As opposed to a small reception party that you have immediately after the wedding ceremony, usually in the same building, with hors d'oeuvres and punch and what-have you for the general people who had just attended the wedding ceremony to come through, and then they go home. This is what is generally meant by "een bruiloftsreceptie."
So I would probably still translate "Onze bruiloft wordt een groot feest" as: "We're going to have a big wedding reception" or "a big wedding celebration." What would you call it?
But we also use present simple in English for things that are happening in the future (when plans are made):
The plane leaves tomorrow morning.
Classes start at 6 pm on Tuesday.
Why isnt is "hoelang waren we al aan het wachten"?
The given sentence doesnt have any past tensey words
Because a) you're trying to apply English grammar to Dutch, which doesn't apply and b) the English translation isn't past tense, but present perfect continuous.
Where the English use present perfect continuous: we have been waiting,
the Dutch mainly use the simple present: we wachten (we wait) or the present 'aan het' continuous: we zijn aan het wachten (we are waiting).
By the way, I think 'al' can be translated here as 'for' or 'already' or not translated at all:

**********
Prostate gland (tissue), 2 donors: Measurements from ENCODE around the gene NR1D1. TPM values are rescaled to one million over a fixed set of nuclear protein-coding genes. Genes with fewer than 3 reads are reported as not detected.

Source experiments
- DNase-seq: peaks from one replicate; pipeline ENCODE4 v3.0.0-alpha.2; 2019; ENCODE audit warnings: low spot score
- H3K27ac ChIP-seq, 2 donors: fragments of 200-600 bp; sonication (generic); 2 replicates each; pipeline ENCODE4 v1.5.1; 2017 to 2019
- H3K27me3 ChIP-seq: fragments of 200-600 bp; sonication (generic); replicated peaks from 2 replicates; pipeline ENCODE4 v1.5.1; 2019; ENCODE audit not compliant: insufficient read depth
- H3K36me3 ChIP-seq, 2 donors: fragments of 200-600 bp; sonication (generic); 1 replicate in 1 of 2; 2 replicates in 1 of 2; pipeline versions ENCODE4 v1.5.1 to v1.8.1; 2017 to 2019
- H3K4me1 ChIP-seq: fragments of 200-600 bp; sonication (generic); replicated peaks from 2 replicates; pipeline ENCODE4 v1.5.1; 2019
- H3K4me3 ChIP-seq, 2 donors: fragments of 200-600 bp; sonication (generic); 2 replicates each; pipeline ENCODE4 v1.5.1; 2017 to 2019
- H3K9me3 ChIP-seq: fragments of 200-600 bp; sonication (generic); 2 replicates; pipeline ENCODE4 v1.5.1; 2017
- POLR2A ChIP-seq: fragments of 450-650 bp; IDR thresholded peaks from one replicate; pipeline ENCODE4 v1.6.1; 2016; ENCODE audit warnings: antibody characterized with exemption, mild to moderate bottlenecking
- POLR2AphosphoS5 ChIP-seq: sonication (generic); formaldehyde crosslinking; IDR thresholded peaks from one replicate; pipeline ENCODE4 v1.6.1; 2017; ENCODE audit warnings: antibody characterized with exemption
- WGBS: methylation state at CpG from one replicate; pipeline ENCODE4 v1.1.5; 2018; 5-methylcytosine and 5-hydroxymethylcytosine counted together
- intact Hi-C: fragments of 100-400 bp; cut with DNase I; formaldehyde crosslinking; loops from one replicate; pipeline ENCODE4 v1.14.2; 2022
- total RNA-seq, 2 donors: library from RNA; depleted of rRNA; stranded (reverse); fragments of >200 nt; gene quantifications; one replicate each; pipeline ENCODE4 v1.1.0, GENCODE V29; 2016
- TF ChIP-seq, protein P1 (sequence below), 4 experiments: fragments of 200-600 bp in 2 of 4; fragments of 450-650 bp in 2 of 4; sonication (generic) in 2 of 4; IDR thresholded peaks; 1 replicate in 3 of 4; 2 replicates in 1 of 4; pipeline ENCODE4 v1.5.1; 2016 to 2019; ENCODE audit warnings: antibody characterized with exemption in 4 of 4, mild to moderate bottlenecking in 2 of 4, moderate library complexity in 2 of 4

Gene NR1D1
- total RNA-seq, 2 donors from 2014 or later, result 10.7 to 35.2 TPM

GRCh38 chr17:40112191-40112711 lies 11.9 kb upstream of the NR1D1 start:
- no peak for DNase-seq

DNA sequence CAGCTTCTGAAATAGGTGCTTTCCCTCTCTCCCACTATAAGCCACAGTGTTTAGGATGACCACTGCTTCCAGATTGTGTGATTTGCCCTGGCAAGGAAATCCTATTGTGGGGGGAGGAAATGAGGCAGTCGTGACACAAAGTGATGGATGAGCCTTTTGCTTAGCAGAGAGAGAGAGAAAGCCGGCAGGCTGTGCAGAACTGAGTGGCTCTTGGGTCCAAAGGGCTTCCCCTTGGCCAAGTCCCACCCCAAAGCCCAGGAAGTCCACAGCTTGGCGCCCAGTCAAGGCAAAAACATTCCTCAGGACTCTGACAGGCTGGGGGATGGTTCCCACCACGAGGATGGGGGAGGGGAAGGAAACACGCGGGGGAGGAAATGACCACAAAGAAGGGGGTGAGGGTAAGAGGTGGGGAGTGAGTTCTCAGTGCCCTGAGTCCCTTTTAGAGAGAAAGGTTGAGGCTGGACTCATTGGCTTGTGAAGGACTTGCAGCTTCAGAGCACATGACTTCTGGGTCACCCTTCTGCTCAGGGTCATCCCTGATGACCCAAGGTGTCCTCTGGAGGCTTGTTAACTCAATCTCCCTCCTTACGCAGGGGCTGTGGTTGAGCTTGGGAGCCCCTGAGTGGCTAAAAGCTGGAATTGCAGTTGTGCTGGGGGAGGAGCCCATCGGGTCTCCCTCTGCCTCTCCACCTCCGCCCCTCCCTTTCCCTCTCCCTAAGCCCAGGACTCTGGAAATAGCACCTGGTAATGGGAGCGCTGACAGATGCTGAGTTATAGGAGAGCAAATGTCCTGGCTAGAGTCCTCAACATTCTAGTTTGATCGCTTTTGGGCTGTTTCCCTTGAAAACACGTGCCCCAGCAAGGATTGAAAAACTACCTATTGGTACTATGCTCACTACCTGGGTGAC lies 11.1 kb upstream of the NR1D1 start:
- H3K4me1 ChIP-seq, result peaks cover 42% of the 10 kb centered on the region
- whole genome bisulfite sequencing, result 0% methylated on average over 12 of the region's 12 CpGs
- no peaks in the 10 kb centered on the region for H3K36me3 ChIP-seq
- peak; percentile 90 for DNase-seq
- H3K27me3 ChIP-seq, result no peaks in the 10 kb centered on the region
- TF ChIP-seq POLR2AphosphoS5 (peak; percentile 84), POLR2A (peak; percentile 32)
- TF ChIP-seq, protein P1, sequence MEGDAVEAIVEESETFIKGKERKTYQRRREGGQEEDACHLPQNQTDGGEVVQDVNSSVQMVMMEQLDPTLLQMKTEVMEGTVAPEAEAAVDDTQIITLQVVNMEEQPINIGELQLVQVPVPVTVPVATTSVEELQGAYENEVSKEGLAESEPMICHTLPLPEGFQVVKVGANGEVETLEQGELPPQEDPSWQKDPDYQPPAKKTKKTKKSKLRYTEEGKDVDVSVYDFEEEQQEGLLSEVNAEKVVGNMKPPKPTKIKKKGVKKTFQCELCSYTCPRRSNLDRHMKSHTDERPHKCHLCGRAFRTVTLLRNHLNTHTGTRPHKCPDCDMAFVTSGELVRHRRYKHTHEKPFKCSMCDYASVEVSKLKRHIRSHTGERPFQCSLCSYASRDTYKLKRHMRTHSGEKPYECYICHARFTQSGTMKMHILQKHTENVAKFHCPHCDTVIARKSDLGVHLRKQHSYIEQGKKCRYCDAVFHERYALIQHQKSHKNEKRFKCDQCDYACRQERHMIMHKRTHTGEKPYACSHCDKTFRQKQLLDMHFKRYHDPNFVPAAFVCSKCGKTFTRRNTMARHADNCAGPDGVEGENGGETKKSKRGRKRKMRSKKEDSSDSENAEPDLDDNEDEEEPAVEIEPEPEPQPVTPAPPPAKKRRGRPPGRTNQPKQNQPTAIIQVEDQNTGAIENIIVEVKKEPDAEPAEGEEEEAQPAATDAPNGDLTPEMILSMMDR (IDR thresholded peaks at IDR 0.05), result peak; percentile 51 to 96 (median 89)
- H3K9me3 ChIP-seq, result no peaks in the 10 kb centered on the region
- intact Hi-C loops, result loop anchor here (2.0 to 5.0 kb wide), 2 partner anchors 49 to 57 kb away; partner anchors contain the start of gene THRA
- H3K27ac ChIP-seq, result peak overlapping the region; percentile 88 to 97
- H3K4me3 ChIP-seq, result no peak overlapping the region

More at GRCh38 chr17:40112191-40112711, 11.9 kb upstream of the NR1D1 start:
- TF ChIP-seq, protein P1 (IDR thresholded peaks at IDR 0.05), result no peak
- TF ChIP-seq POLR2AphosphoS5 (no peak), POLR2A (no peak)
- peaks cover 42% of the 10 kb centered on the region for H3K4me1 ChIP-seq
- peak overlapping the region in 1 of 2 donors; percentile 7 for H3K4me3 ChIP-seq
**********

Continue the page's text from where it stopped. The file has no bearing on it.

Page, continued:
How long have we been waiting? How long have we been waiting for? How long have we been waiting already?
A couple of ways you can say this in Dutch are:
Hoelang wachten we al?
Hoelang zijn we al aan het wachten?
Here are a few examples, taken from Twitter:
Jullie weten niet hoelang ik hierop aan het wachten ben.
You (all) have no idea how long I've been waiting for this.
Hoelang duurt die id verificatie? Ik ben nu al 3 dagen aan het wachten. Ik hoop dat het een beetje opschiet.
How long is that ID verification going to take? I've been waiting for 3 days now. I hope things hurry up a bit.
Al 8 weken aan het wachten op reactie van duo. Enige wat zij intussen sturen zijn rekeningen. Hoelang nog?
Been waiting for 8 weeks for a response from DUO [Office of Student Financial Aid]. Only thing they send in the meantime are bills. How much longer do I have to wait?
Past 'aan het' continuous is 'we waren aan het wachten' (we were waiting), but can also be translated as 'we had been waiting,' depending on the context.
Here are a couple of examples, also taken from Twitter:
Ik wil even melden dat als om 9:00 de ticketsale begint iedereen van de wachtrij random wordt gekozen, dus het maakt niet echt uit hoelang je aan het wachten was voor 9:00.
I just want to let you know that when ticket sales begin at 9:00, everyone is chosen randomly from the queue, so it doesn't really matter how long you had been waiting before 9:00.
Hij was zo schattig. Hij vroeg dus van hoelang ze al aan het wachten waren en waarom ze geen handschoenen droegen en toen ging die ze allemaal knuffelen omdat het zo koud was.
He was so cute. Then he asked how long they had been waiting for and why they weren't wearing any gloves and then he started hugging them all because it was so cold.